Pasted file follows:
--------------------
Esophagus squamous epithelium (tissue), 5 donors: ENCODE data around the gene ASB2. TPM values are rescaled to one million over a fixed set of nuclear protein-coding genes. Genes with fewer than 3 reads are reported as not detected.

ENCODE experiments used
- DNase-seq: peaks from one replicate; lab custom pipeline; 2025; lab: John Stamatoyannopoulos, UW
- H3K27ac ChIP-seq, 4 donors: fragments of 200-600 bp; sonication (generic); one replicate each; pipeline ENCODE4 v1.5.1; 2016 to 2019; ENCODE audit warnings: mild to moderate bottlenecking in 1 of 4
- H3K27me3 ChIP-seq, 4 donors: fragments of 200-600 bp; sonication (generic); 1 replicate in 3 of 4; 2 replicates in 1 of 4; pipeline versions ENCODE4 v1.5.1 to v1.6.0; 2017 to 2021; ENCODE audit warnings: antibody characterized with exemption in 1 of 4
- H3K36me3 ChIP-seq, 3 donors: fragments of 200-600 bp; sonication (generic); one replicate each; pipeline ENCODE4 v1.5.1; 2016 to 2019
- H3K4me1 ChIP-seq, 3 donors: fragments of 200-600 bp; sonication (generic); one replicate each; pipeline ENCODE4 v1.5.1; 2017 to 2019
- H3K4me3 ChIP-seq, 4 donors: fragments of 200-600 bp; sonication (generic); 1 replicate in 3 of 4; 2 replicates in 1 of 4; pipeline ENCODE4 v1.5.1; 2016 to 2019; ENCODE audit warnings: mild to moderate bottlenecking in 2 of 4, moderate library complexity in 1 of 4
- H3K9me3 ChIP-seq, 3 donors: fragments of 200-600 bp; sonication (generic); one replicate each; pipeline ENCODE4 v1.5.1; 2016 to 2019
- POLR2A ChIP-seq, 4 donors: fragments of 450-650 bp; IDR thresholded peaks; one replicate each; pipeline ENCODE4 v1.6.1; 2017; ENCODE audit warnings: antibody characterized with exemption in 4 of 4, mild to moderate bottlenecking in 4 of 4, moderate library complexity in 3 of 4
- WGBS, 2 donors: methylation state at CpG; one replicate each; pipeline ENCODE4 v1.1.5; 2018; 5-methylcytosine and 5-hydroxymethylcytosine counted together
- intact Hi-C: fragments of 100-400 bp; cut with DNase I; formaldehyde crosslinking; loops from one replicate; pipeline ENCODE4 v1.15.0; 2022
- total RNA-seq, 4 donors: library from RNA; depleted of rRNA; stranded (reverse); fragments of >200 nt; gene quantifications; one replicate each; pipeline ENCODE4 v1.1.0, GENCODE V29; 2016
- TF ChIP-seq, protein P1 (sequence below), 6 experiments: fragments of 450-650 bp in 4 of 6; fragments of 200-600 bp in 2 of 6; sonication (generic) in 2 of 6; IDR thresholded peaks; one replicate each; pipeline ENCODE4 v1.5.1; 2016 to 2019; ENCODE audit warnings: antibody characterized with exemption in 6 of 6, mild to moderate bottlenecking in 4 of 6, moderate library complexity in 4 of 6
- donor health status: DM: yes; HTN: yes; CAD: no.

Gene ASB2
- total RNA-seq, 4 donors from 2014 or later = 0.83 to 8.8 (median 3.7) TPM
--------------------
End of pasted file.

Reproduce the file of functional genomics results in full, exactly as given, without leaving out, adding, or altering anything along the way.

Esophagus squamous epithelium (tissue), 5 donors: ENCODE data around the gene ASB2. TPM values are rescaled to one million over a fixed set of nuclear protein-coding genes. Genes with fewer than 3 reads are reported as not detected.

ENCODE experiments used
- DNase-seq: peaks from one replicate; lab custom pipeline; 2025; lab: John Stamatoyannopoulos, UW
- H3K27ac ChIP-seq, 4 donors: fragments of 200-600 bp; sonication (generic); one replicate each; pipeline ENCODE4 v1.5.1; 2016 to 2019; ENCODE audit warnings: mild to moderate bottlenecking in 1 of 4
- H3K27me3 ChIP-seq, 4 donors: fragments of 200-600 bp; sonication (generic); 1 replicate in 3 of 4; 2 replicates in 1 of 4; pipeline versions ENCODE4 v1.5.1 to v1.6.0; 2017 to 2021; ENCODE audit warnings: antibody characterized with exemption in 1 of 4
- H3K36me3 ChIP-seq, 3 donors: fragments of 200-600 bp; sonication (generic); one replicate each; pipeline ENCODE4 v1.5.1; 2016 to 2019
- H3K4me1 ChIP-seq, 3 donors: fragments of 200-600 bp; sonication (generic); one replicate each; pipeline ENCODE4 v1.5.1; 2017 to 2019
- H3K4me3 ChIP-seq, 4 donors: fragments of 200-600 bp; sonication (generic); 1 replicate in 3 of 4; 2 replicates in 1 of 4; pipeline ENCODE4 v1.5.1; 2016 to 2019; ENCODE audit warnings: mild to moderate bottlenecking in 2 of 4, moderate library complexity in 1 of 4
- H3K9me3 ChIP-seq, 3 donors: fragments of 200-600 bp; sonication (generic); one replicate each; pipeline ENCODE4 v1.5.1; 2016 to 2019
- POLR2A ChIP-seq, 4 donors: fragments of 450-650 bp; IDR thresholded peaks; one replicate each; pipeline ENCODE4 v1.6.1; 2017; ENCODE audit warnings: antibody characterized with exemption in 4 of 4, mild to moderate bottlenecking in 4 of 4, moderate library complexity in 3 of 4
- WGBS, 2 donors: methylation state at CpG; one replicate each; pipeline ENCODE4 v1.1.5; 2018; 5-methylcytosine and 5-hydroxymethylcytosine counted together
- intact Hi-C: fragments of 100-400 bp; cut with DNase I; formaldehyde crosslinking; loops from one replicate; pipeline ENCODE4 v1.15.0; 2022
- total RNA-seq, 4 donors: library from RNA; depleted of rRNA; stranded (reverse); fragments of >200 nt; gene quantifications; one replicate each; pipeline ENCODE4 v1.1.0, GENCODE V29; 2016
- TF ChIP-seq, protein P1 (sequence below), 6 experiments: fragments of 450-650 bp in 4 of 6; fragments of 200-600 bp in 2 of 6; sonication (generic) in 2 of 6; IDR thresholded peaks; one replicate each; pipeline ENCODE4 v1.5.1; 2016 to 2019; ENCODE audit warnings: antibody characterized with exemption in 6 of 6, mild to moderate bottlenecking in 4 of 6, moderate library complexity in 4 of 6
- donor health status: DM: yes; HTN: yes; CAD: no.

Gene ASB2
- total RNA-seq, 4 donors from 2014 or later = 0.83 to 8.8 (median 3.7) TPM